Divorce and Immigration Status

Mar 5, 2024 | Immigration

Divorce is a challenging life event. However, divorce and immigration status dependent on your marriage to a U.S. citizen could be especially difficult. Your immigration status after a divorce will depend on the current stage of your immigration process. That’s why it is important to understand how a divorce can impact your immigration status.

Divorce Before Green Card

If you and your U.S. citizen spouse have not filed for a marriage based green card then your status will remain the same status you had when entered the U.S. if it is still valid (i.e., if you entered the U.S. on a visitor visa, work visa, or some other temporary visa).

Married Less Than Two Years

If your immigration status is based on being married to a U.S. citizen for less than two years you are considered a conditional permanent resident. Conditional permanent resident status is limited to two years. In order to become a permanent resident and receive a 10-year green card, you must file a Petition to Remove Conditions on Residence. You must file this petition within the 90-day period before the date the conditional green card expires.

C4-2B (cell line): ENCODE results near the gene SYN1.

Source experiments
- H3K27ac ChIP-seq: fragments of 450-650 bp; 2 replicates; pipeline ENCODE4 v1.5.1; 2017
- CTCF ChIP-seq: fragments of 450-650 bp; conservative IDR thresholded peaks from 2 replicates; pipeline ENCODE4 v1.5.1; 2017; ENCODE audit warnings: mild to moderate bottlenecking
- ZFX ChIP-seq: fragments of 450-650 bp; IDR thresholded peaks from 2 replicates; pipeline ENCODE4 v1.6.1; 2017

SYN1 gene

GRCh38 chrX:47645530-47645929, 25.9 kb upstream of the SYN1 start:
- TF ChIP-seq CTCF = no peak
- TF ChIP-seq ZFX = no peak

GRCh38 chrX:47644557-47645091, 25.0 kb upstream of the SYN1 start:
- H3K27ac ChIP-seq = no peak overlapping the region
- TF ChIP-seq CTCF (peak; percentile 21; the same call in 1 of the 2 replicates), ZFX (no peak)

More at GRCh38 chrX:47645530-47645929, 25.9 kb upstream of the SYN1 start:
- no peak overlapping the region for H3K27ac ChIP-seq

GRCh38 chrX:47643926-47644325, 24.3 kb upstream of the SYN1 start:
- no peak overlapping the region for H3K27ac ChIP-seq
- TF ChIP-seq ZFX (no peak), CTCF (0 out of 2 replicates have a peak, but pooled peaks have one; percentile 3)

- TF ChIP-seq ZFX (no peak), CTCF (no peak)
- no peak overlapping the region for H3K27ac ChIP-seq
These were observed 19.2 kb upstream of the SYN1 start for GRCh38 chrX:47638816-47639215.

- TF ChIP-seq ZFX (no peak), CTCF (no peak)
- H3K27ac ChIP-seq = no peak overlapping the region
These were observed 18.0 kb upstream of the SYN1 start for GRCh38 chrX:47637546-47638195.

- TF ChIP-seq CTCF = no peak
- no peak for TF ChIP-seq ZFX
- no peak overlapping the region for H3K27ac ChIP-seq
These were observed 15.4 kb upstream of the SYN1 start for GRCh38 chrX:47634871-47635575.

Normally, both you and your U.S. citizen spouse file this petition together and include proof that your marriage is still ongoing. If your marriage ends during the initial 2 -year conditional period, you could lose your immigration status. However, in certain situations you could file a waiver of the joint filing requirement for permanent residence if you meet one of the following grounds, including:

  • You married in “good faith” and intended to live a life together, but marriage was terminated through divorce or annulment
  • You would experience extreme hardship if you were removed from the U.S.
  • You were subject to physical or emotional abuse by your U.S. citizen spouse

In each case you must provide evidence demonstrating the circumstances surrounding the end of the relationship.

Divorce After Two Years Possessing Green Card

If you receive permanent residency or a 10-year green card, a divorce should not affect your legal status. However, a divorce may extend the time required for applying for U.S. citizenship. If the marriage lasted less than 3 years prior to applying for citizenship you will have to wait at least five years before you can start the process instead of 3 years if you were still married.

There are also certain applications available for spouses of U.S.Citizens who were abused during the marriage based on the Violence Against Women Act (VAWA). Additionally, there are several applications in removal proceedings and waivers which require a U.S. Citizen spouse as a qualifying relative for the application. Divorce could seriously affect one’s eligibility for these applications as well.

How Siri & Glimstad Can Help During Divorce and Immigration

If you are facing a divorce and you are not a U.S. citizen, it is imperative that you speak with a knowledgeable immigration attorney about your options.

($125 Consultation Fee)